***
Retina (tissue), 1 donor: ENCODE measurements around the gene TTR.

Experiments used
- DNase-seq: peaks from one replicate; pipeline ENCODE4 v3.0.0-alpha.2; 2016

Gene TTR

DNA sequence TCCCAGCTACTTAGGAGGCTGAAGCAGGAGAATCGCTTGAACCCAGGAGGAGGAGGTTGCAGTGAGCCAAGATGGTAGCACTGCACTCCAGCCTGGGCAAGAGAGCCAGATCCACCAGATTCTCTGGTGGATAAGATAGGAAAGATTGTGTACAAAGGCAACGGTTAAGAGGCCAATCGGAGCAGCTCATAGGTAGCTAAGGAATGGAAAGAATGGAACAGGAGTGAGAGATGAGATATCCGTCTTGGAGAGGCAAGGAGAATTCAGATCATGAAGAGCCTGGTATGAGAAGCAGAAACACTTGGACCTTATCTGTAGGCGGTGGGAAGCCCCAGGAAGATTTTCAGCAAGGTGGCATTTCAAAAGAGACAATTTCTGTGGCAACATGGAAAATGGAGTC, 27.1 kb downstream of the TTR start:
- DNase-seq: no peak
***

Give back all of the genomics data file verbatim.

Retina (tissue), 1 donor: ENCODE measurements around the gene TTR.

Experiments used
- DNase-seq: peaks from one replicate; pipeline ENCODE4 v3.0.0-alpha.2; 2016

Gene TTR

DNA sequence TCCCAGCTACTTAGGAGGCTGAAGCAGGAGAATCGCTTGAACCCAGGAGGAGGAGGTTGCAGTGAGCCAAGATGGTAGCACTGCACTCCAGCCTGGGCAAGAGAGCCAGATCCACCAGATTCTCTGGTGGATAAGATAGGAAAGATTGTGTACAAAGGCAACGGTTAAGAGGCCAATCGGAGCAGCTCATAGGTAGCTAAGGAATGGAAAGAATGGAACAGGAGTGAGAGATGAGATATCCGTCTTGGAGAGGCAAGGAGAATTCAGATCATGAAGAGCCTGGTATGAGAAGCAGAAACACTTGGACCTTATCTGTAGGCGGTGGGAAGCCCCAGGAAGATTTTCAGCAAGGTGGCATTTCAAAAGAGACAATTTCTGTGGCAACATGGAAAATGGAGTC, 27.1 kb downstream of the TTR start:
- DNase-seq: no peak